Sermon: 2 John
Pentecost 6 – July 1, 2018 – Rev. Steven J. Radunzel
Every Christian, especially those who preach and teach the word, want to strike a balance in their lives between knowing the truths of biblical teaching and doctrine and also applying those truths with Christian love and concern for others. For example, a person might know correct scriptural doctrine and teaching and hold to it very strictly but at the same time have little love or concern in dealing with other people. On the other hand another Christian may be very generous in showing love to other people but be very weak and careless in the knowledge of biblical teaching.
The ideal is that a Christian is learning over the course of his or her lifetime as a child of God to hold strictly to the truths of scripture and at the same time be able to demonstrate genuine Christian love to others. The Apostle John, the fourth of the disciples that we’re considering in our sermon series, was one such person who learned to have that balance in his life. By the end of his long life his gospel and his letters are filled with words about God’s love and our responsibility to love one another. But John wasn’t always that way. He was a staunch defender of God’s word and truth. Love was something he had to learn from his Savior.
In addition to his gospel John also wrote three short letters. The second of those three letters, which we have as our text today, demonstrates quite clearly to us that John was a bold defender of the doctrine of Jesus’ deity, but also an adamant encourager to love one another. Today we’re going to consider
JOHN, THE DISCIPLE WHO LEARNED TO LOVE
John was a fisherman by trade along with his brother James and also Peter and Andrew. All four of them became Jesus’ disciples. But we also know that John was a religious man serious about knowing the scriptures and being a faithful child of God. He had already become a disciple of John the Baptist and soon answered Jesus’ call to follow him as a fisher of men.
John was a lot like any seminary student graduating with a very good knowledge of biblical doctrine. Seminary students who graduate from a seminary that holds strictly to certain doctrinal teaching and standards will tell you that they begin with a burning desire to defend the truth of scripture, and that’s good. But after a number of years and the guidance of God that burning desire is tempered with a need to apply the truths of scripture with patience and love.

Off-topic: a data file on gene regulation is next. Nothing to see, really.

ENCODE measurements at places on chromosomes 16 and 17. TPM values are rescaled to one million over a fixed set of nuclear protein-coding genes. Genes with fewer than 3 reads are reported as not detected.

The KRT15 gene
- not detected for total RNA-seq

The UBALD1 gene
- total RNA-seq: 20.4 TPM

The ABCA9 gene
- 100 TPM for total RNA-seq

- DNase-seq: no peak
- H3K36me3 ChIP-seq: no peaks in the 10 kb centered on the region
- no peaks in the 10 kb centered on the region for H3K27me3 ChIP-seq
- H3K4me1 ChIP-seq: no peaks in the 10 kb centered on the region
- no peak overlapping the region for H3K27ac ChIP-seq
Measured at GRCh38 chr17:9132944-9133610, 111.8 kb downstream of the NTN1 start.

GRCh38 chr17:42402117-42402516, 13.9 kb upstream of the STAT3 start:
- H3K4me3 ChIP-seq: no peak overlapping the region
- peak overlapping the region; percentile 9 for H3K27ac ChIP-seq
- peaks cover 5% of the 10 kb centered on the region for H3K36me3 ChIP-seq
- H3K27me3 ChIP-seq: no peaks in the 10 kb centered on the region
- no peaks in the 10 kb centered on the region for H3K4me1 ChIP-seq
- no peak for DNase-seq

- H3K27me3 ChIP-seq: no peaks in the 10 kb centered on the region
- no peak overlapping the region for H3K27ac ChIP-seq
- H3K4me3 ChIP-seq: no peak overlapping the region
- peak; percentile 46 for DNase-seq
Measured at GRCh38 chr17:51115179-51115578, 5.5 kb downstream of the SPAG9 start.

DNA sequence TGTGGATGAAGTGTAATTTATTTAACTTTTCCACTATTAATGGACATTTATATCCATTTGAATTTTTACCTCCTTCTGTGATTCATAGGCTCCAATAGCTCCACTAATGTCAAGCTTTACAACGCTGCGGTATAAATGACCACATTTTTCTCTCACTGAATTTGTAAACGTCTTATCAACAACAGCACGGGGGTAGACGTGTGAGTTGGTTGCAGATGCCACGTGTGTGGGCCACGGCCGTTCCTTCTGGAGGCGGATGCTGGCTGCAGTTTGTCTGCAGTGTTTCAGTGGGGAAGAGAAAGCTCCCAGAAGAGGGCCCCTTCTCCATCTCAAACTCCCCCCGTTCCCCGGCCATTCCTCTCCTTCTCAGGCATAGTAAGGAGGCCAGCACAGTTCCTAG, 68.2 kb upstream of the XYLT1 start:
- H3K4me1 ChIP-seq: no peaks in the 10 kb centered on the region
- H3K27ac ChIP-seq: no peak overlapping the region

John had been a disciple of John the Baptist and of Jesus Christ. You couldn’t get any better seminary professors! He learned the truth of scripture. He believed the truth. He defended the truth. But at the same time remember he, along with his brother James, asked Jesus to allow them to be the two most important men in his kingdom, more important that the other ten disciples or anyone else for that matter. John had a problem with pride. Or remember John’s solution to those Samaritans who didn’t want to welcome Jesus and his word into their village. “Call down fire from heaven and burn them up!” John needed to learn something about patience and love.
We don’t want to criticize John for knowing doctrine and staunchly defending biblical truth. John particularly defended the truth of Jesus’ deity, the fact that Jesus is God who had come to this world as a human being in the person of Jesus Christ. Consider how he begins his gospel: “In the beginning was the Word, and the Word was with God, and the Word was God. He was with God in the beginning. . . . The Word became flesh and made his dwelling among us.”